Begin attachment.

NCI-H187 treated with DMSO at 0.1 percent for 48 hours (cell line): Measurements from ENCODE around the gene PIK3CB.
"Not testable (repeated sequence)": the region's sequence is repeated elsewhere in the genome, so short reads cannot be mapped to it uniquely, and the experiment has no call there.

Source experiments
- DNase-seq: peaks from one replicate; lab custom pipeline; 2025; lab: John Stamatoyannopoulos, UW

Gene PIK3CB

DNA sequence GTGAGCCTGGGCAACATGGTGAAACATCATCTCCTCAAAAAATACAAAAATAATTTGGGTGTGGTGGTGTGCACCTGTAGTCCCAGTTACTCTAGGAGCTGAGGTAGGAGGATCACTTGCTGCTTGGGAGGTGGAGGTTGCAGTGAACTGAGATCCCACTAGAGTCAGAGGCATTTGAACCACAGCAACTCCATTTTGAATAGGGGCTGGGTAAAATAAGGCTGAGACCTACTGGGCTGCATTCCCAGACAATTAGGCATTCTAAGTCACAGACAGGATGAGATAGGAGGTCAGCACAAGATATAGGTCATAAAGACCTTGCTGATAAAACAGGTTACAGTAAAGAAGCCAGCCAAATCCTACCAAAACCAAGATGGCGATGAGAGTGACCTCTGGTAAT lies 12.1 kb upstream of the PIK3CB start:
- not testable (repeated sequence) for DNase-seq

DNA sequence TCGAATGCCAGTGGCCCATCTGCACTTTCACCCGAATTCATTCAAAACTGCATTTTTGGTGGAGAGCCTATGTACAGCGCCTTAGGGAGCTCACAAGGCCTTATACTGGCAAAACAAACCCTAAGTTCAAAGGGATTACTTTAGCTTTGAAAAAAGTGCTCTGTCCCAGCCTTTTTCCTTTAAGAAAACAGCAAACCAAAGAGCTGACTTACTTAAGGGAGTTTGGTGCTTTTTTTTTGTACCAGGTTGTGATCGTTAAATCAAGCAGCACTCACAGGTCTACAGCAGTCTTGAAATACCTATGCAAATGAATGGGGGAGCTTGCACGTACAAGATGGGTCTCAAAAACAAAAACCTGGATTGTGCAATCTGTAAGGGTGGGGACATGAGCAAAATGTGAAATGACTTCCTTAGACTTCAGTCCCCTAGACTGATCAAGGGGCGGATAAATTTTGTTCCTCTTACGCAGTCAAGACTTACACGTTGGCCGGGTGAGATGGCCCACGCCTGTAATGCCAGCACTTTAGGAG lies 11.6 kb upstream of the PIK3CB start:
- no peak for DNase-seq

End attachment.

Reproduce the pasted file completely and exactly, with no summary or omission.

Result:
NCI-H187 treated with DMSO at 0.1 percent for 48 hours (cell line): Measurements from ENCODE around the gene PIK3CB.
"Not testable (repeated sequence)": the region's sequence is repeated elsewhere in the genome, so short reads cannot be mapped to it uniquely, and the experiment has no call there.

Source experiments
- DNase-seq: peaks from one replicate; lab custom pipeline; 2025; lab: John Stamatoyannopoulos, UW

Gene PIK3CB

DNA sequence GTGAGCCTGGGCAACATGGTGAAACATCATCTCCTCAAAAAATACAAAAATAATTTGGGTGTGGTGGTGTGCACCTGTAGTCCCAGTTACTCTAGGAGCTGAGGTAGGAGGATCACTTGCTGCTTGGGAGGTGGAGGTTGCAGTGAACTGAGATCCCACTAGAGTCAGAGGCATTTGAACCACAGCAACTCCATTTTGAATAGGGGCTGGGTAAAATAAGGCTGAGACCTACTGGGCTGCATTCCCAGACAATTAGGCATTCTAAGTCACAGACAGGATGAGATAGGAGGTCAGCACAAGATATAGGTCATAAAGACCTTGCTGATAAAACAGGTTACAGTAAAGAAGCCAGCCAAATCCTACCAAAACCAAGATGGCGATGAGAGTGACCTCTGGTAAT lies 12.1 kb upstream of the PIK3CB start:
- not testable (repeated sequence) for DNase-seq

DNA sequence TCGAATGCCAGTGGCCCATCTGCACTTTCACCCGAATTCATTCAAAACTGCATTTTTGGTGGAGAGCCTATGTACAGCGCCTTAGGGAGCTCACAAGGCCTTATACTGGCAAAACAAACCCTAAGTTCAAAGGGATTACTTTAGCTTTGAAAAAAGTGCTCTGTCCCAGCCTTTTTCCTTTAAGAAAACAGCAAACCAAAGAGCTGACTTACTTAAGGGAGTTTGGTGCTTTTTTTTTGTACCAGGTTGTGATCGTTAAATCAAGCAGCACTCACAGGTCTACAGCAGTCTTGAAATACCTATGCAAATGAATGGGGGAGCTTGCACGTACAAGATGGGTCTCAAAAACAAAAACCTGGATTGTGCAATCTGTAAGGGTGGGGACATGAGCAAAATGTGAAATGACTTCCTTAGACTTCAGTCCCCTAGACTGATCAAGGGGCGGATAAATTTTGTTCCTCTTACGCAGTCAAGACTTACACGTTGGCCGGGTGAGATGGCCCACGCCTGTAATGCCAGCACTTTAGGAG lies 11.6 kb upstream of the PIK3CB start:
- no peak for DNase-seq